Water Filter Question?

Several years ago we moved into a brand new home and installed a salt-based water softener. We live in the Arizona desert and the water is extremely hard. Samples of the softened water indicated the softener was calibrated correctly. The water in the toilet bowls would cause reddish rings to form that were slightly slimy. It wasn't iron (had the water department test a sample), and it reminded me of red algae. This year we moved into another brand new home in the same area with the same water source, however, we have not yet installed a water softener. We have never had this problem with the hard water. Any idea as to what may have caused it?
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Wayne in Phoenix

Big on natural foods?? 82.38% of people die of "natural" causes.
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I just bought a newer (1999) home and had a brownish ring in at the water line. Looked like algae. I bought some algae pool cleaner and opened up the tanks and let the algaecide sit over night. Took almost 2 weeks for it to abate. Algae likes warm dark water with places to hide, like under the rubber gaskets. Hey it worked for me...
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Actually, I didn't have a problem getting rid of it. A heavy dose of chlorine bleach did the job over several hours. Since the conditions in both houses are essentially the same, I was curious what this would occur with softened water and not with hard water. It still puzzles me.
BTW, the algaecide is a great idea!
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Wayne in Phoenix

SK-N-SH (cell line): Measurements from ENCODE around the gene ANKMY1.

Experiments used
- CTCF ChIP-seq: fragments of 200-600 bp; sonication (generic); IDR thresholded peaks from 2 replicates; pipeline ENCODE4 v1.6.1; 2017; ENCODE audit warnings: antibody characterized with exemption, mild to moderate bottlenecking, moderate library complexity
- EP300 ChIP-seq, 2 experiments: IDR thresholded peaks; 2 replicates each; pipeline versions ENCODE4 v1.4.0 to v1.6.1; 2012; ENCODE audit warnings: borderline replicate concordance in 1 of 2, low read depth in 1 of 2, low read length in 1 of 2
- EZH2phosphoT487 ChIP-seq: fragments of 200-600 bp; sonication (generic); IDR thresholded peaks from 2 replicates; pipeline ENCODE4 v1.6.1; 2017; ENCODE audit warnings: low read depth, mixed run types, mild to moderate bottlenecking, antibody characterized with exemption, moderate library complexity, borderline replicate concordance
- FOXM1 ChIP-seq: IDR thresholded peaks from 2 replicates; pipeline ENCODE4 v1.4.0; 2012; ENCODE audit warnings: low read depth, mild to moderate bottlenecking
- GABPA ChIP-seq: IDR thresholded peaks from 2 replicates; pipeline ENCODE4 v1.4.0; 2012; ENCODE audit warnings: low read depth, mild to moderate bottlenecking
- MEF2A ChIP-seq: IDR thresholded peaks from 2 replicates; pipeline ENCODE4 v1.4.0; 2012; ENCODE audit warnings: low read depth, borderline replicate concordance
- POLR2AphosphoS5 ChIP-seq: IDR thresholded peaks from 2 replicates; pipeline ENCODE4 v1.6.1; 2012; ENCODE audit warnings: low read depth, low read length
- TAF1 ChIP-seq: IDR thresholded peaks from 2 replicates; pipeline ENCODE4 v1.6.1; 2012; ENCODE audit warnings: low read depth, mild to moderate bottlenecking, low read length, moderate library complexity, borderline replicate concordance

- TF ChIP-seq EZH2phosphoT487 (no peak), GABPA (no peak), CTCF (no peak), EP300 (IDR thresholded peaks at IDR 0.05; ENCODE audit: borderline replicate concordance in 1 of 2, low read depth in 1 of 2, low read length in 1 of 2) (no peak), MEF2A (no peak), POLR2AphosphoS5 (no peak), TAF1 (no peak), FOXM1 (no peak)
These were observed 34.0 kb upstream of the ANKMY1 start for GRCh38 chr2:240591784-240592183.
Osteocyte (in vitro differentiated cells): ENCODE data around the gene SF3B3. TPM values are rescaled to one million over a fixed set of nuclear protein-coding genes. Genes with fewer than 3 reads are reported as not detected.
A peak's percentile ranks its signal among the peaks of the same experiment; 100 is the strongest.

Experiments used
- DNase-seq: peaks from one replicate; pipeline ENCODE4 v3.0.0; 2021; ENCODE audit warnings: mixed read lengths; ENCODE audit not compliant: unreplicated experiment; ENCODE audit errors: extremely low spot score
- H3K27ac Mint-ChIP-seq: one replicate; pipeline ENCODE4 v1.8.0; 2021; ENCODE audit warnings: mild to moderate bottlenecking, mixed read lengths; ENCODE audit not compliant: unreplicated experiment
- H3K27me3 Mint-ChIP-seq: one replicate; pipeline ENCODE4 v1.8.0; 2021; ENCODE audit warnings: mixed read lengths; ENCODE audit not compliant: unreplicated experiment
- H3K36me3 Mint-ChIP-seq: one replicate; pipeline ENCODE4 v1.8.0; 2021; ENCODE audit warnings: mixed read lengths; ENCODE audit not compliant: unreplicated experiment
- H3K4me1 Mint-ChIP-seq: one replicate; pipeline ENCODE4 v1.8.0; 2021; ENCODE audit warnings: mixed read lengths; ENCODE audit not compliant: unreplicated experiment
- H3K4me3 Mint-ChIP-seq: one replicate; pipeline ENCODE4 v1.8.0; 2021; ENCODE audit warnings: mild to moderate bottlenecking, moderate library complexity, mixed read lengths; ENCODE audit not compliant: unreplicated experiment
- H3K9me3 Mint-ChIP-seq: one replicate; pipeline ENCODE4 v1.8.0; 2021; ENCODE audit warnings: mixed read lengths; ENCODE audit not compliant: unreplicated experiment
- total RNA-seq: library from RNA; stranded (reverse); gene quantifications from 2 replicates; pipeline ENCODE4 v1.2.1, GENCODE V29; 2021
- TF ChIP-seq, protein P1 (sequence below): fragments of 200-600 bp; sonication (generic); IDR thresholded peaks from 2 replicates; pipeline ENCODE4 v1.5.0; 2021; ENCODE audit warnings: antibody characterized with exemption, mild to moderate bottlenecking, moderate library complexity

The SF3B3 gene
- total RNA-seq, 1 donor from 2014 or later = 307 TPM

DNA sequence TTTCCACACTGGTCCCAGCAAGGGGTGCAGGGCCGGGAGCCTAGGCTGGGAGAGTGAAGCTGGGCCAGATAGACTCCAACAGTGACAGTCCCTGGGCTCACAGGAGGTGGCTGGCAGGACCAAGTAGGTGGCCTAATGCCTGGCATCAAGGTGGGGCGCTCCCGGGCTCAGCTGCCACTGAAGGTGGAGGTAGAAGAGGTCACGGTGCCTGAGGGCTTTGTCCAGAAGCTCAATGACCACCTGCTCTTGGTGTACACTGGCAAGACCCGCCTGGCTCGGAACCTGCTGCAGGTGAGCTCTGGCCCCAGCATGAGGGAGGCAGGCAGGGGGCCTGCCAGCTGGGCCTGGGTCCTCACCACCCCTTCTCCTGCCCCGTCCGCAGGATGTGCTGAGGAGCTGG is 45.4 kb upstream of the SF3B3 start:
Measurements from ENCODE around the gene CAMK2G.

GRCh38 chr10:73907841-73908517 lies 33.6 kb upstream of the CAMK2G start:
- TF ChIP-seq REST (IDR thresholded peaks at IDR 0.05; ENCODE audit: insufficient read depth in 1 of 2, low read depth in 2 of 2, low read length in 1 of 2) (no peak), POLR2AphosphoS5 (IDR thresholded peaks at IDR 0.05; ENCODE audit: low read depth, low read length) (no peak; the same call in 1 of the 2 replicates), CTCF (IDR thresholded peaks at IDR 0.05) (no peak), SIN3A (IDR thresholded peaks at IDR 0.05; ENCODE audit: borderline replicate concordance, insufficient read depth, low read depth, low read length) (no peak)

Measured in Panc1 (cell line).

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Most city water comes from multiple sources, so it's impossible to compare one location on their system to another without making sure both are served the same water. And then the distribution lines would have t obe the same age and maybe have carried the same volume for the same time to be close as to the water quality you get in the two locations. There is a pink ring at the water line problem that is caused by air borne bacteria. Unless there was something in the brine tank, like bacteria, the softener wouldn't have anything to do with causing the problem.
Gary Quality Water Associates www.qualitywaterassociates.com Bulletin Board www.qualitywaterassociates.com/phpBB2
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Thanks for your information, Gary. I realize there are probably many variables, and my question/concern wasn't actually whether there was something wrong with the water softener itself. I believe it was working exactly as it should. My real question was whether soft water was more prone than hard water to allow these deposits to form. Since you mentioned bacteria, I'm inclined to think that this was the cause, and I believe it was probably air borne. Our distribution water is unusually warm, particularly in the summer. At present it is coming into the house at 84-86F. This would seem an ideal temperature for multiplying bacteria. Perhaps soft water is less resistant to bacterial growth? Who knows?
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Wayne in Phoenix

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No, I think there's chlorine added to the water to keep it bacteria free. Low levels, but enough to kill them.
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Bacteria couldn't care less if the water is naturally soft, ion exchange softened or hard as far as I know.
The chlorine has to be Free Chlorine residual, not Total or there is no biocide left to kill bacteria.
Gary Quality Water Associates www.qualitywaterassociates.com Bulletin Board www.qualitywaterassociates.com/phpBB2
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I am in arizona and have no water softener. I get the brown rings in the toilet, but it's calcium deposits. What I do is simple and cheap. Once a year or so I remove as much water out of the toilet as possible. Then I take papertowels and wet them with pure vinegar and stick them on the brown rings. Every hour or so I go back and re-wet the towels a bit with more vinegar. Do this for a few hours and all the calcium is either gone or you can wipe it off. Cheap, easy, clean.
For algea I would put in some chlorine, or get the tablets for the tank.
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